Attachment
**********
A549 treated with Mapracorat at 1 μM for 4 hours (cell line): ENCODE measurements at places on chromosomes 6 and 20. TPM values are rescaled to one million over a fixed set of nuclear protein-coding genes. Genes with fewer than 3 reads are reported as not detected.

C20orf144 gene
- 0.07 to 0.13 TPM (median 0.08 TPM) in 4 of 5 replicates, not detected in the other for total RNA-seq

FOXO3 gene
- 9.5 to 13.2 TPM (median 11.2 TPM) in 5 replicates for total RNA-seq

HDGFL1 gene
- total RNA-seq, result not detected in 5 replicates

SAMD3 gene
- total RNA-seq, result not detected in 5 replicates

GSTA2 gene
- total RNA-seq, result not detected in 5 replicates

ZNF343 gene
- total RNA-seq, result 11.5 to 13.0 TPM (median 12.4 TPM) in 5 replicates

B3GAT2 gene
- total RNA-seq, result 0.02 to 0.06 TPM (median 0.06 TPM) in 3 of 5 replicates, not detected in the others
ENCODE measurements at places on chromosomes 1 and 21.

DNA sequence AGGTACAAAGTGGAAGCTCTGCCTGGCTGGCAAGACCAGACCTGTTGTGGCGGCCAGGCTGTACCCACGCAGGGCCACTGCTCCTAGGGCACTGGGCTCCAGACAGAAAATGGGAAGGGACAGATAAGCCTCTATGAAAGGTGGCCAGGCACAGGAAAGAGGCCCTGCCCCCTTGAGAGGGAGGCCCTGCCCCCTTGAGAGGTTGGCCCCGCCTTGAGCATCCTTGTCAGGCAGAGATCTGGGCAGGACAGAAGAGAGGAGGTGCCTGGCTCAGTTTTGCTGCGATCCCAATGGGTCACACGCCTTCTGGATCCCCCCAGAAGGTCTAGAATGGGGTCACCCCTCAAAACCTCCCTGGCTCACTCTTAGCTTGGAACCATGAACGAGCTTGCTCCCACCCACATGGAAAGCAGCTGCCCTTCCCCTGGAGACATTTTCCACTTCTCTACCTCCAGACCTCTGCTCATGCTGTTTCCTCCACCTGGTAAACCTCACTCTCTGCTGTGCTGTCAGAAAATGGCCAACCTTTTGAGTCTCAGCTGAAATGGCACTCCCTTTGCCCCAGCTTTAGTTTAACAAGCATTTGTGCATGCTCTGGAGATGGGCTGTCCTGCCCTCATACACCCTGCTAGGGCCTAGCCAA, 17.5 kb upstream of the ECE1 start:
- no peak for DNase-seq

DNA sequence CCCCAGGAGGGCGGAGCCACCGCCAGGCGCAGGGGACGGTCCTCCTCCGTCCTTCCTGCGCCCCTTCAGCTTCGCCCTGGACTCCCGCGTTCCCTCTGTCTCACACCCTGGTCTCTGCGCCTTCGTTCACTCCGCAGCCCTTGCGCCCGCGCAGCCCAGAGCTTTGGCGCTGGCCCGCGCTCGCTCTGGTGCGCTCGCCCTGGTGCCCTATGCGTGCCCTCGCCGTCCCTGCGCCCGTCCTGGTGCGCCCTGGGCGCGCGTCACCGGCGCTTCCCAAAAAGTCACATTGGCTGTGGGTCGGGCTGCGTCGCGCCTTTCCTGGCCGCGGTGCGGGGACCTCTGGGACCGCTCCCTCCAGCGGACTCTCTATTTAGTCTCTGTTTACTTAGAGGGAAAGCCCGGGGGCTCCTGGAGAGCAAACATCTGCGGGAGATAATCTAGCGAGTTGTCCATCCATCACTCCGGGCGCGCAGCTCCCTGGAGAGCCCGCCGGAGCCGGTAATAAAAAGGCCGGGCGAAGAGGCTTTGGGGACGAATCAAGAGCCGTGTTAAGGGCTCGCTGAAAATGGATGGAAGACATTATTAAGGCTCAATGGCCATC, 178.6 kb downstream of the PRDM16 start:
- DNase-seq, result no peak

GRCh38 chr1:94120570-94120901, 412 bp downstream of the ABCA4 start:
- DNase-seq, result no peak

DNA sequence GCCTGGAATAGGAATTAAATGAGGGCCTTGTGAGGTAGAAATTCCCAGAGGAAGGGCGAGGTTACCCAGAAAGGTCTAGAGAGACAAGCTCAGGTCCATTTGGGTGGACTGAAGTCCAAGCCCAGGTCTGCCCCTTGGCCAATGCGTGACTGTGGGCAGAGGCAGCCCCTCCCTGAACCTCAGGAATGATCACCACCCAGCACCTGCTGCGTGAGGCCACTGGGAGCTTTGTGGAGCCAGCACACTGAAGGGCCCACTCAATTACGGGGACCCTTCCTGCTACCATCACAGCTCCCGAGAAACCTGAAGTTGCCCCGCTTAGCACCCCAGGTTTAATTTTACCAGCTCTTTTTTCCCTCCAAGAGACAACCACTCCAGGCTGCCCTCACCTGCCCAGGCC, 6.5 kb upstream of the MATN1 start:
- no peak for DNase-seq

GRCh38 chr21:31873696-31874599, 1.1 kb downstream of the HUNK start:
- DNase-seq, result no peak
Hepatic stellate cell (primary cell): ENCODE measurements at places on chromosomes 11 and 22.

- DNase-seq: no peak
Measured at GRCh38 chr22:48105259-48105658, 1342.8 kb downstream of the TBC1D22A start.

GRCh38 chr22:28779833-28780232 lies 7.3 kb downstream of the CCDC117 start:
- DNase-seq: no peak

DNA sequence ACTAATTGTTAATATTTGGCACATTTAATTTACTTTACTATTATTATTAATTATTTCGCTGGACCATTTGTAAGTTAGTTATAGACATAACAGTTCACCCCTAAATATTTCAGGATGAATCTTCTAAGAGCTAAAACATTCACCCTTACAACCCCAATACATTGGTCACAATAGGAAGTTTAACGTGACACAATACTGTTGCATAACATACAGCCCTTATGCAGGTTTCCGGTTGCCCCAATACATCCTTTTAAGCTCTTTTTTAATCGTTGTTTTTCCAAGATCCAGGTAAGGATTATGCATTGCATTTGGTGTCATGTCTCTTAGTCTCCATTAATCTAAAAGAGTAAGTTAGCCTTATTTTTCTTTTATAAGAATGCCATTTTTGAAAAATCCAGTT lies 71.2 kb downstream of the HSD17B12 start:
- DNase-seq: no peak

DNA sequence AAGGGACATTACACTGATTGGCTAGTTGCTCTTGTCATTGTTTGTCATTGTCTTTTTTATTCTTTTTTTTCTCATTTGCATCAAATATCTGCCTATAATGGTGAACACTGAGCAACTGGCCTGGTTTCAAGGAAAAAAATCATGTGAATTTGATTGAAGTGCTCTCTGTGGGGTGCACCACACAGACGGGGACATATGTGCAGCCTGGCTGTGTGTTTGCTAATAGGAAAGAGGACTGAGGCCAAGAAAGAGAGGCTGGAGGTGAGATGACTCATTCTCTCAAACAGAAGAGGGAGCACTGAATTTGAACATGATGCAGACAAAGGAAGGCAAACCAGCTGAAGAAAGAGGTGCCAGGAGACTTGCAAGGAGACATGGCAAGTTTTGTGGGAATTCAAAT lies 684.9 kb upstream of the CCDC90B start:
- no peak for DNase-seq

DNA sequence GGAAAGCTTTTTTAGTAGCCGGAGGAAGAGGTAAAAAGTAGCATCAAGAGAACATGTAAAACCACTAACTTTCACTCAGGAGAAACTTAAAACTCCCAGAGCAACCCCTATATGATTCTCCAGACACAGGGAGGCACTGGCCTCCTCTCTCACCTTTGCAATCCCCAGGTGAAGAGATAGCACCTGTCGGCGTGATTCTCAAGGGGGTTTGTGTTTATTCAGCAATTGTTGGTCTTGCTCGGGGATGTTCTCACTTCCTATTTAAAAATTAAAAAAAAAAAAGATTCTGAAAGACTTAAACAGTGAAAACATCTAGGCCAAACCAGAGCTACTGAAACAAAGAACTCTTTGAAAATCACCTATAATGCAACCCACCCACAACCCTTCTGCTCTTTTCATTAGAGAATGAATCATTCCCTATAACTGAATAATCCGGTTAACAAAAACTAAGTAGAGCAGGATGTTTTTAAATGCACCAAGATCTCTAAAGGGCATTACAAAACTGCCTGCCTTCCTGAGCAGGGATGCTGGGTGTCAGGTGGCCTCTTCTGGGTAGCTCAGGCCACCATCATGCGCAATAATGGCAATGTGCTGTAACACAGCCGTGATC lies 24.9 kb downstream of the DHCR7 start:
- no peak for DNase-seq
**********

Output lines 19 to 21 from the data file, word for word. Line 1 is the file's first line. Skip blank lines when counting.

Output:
DNA sequence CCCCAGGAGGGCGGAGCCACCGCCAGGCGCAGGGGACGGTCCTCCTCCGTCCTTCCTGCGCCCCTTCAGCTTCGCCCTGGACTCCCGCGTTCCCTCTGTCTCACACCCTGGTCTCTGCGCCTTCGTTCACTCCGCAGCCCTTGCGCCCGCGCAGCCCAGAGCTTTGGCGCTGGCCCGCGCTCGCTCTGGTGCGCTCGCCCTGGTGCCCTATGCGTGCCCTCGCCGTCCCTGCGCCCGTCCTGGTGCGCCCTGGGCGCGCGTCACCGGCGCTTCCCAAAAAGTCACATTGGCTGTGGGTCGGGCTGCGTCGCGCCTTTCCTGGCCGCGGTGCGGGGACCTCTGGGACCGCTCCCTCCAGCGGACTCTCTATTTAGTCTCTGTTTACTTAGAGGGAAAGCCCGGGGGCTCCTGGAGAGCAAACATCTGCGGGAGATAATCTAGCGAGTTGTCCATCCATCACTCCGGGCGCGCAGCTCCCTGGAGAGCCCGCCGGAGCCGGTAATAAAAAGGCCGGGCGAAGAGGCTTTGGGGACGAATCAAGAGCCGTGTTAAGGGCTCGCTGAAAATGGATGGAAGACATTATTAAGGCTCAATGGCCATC, 178.6 kb downstream of the PRDM16 start:
- DNase-seq, result no peak

GRCh38 chr1:94120570-94120901, 412 bp downstream of the ABCA4 start: